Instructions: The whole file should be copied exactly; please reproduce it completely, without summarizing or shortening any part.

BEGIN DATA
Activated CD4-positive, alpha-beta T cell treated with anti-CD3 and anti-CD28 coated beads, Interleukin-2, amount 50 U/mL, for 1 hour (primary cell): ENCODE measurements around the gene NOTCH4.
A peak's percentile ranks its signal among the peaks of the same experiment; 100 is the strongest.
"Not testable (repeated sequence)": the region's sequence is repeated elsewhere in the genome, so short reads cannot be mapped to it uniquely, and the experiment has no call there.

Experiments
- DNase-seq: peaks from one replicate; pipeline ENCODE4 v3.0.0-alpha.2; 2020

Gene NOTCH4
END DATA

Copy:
Activated CD4-positive, alpha-beta T cell treated with anti-CD3 and anti-CD28 coated beads, Interleukin-2, amount 50 U/mL, for 1 hour (primary cell): ENCODE measurements around the gene NOTCH4.
A peak's percentile ranks its signal among the peaks of the same experiment; 100 is the strongest.
"Not testable (repeated sequence)": the region's sequence is repeated elsewhere in the genome, so short reads cannot be mapped to it uniquely, and the experiment has no call there.

Experiments
- DNase-seq: peaks from one replicate; pipeline ENCODE4 v3.0.0-alpha.2; 2020

Gene NOTCH4